Letters - January 10

The Prime Minister David Cameron visited Blackpool Victoria Hospital as part of the government's new nursing initiative.'The Prime Minister chatting to patient Eric Crawston, with hospital volunteer Julie Bird. PIC BY ROB LOCK'06-01-12

The Prime Minister David Cameron visited Blackpool Victoria Hospital as part of the government's new nursing initiative.'The Prime Minister chatting to patient Eric Crawston, with hospital volunteer Julie Bird. PIC BY ROB LOCK'06-01-12

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How typical of our PR man Prime Minister to use his very fleeting visit to the Fylde as a public relations stunt, to make it look as if his Government is going to improve the NHS – when, in fact, his Government’s Health Bill will do the exact opposite.

The PM calls for better nursing care on hospital wards, in a manner that is both insulting and patronising to nurses.

Most of his so called, solutions – modern matrons etc – have already been introduced by the previous government.

How does he expect patient care to improve when his own Government’s policies will, according to nursing unions, see the loss of 48,000 nursing jobs in the NHS.

The British Medical Association claims that £20bn of NHS spending nationally has been cut in real terms, and waiting lists are rising.

Despite The PM’s new-found enthusiasm for decent patient care, he still plans to go ahead with the NHS Bill, which will cost taxpayers £2bn in administrative costs and lead to the privatisation of huge swathes of our NHS.

This is little more than a gimmick to disguise his true intent towards public services and the NHS.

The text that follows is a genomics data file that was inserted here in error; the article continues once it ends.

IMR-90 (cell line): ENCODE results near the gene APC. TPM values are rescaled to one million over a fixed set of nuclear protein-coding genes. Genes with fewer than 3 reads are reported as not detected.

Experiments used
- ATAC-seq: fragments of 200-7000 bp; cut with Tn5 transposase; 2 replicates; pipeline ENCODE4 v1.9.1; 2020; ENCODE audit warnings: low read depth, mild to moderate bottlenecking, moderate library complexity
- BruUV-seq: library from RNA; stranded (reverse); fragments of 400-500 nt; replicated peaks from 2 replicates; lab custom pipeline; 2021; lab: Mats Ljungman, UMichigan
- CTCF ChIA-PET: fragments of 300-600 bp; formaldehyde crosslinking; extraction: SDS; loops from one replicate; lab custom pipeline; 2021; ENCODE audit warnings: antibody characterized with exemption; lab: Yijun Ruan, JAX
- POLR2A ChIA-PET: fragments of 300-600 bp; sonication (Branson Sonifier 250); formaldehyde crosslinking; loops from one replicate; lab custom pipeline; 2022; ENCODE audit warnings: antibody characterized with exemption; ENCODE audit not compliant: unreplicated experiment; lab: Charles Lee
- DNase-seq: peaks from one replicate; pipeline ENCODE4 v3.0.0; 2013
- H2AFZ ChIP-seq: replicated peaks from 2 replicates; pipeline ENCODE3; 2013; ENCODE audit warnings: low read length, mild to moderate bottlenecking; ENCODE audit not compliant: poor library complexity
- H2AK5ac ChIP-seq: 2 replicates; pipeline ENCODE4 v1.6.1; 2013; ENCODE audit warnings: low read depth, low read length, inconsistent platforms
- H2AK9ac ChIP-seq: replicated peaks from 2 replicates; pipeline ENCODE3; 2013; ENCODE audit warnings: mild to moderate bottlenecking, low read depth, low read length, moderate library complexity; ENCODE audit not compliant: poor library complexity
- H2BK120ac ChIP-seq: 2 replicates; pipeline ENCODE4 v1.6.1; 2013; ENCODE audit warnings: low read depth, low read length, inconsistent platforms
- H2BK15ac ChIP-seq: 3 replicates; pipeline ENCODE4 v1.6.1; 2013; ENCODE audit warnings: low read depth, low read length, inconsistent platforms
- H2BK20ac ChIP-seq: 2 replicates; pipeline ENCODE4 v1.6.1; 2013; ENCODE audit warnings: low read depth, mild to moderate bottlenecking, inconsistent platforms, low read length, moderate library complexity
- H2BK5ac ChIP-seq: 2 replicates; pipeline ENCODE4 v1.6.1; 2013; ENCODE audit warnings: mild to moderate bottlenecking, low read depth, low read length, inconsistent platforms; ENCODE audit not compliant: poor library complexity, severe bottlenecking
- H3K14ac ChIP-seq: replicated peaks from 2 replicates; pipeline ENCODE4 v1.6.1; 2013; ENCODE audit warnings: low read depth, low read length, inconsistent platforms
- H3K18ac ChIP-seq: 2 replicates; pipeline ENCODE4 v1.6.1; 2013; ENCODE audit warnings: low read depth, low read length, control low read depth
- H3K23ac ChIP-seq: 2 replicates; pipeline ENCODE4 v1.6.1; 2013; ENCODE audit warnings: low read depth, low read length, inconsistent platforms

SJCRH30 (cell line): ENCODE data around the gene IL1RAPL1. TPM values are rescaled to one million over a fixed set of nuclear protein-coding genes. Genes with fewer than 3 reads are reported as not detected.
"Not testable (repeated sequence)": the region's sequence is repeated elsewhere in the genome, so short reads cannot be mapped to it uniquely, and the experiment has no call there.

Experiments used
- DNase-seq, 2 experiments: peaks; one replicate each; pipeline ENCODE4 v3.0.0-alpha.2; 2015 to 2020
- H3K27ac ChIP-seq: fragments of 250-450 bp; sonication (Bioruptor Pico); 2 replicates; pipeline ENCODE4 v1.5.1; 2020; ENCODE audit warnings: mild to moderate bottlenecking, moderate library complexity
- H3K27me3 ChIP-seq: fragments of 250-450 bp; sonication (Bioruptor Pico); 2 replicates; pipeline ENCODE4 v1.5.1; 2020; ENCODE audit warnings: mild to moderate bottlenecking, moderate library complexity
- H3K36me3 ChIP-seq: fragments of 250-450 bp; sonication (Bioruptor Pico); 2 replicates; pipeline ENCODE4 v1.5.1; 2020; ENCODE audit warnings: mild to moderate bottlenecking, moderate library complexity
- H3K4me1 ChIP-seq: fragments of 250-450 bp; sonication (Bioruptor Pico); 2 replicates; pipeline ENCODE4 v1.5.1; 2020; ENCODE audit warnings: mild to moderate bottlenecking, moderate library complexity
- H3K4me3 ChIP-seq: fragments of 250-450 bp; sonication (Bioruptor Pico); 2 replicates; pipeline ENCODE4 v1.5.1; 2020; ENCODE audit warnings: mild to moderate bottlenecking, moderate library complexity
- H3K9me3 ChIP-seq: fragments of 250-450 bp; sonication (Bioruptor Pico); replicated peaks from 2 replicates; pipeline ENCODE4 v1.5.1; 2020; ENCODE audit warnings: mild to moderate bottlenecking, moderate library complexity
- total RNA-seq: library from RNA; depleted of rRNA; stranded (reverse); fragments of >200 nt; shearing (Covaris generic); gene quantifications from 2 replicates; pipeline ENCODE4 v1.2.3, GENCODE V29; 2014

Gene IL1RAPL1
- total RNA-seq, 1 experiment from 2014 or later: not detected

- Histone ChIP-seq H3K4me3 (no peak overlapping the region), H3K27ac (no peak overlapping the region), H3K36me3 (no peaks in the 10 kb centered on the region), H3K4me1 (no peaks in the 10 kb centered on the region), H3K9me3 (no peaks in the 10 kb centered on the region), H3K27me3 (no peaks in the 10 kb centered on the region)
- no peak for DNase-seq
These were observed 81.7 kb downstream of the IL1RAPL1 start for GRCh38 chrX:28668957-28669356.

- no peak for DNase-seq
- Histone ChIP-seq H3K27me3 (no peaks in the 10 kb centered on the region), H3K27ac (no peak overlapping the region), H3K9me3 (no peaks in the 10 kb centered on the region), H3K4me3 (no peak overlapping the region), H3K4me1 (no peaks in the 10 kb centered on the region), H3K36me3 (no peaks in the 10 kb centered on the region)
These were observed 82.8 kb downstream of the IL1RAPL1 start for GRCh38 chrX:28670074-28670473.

James Sorah

publicity officer, Blackpool Against Cuts

IT was unfortunate that C Taylor made some ill-considered comments relating to Donna’s Dream House (Gazette Letters, January 7).

To make comparisons with other charities was ill-advised and unhelpful, as I am sure the other charities would receive equal local, and even national media coverage, in the event of such damage.

It is also not correct to state that Dream House ‘does very well’ for support, as most of its money is raised in difficult and highly-competitive circumstances, without the grants or other regional options which the charities C Taylor mentioned receive.

Donations given to Donna’s do not cover masses of expensive admin staff, but actually go to helping sick children.

As to insurance, at the very heart of Donna’s is the memory of a lost daughter, and some of those memories are not, as suggested, easily rectified.

I trust C Taylor will think more sensitively next time.

Stephen Brookes

disability and equality consultant

co-ordinator, Disability Hate Crime Network

Valentia Road

Blackpool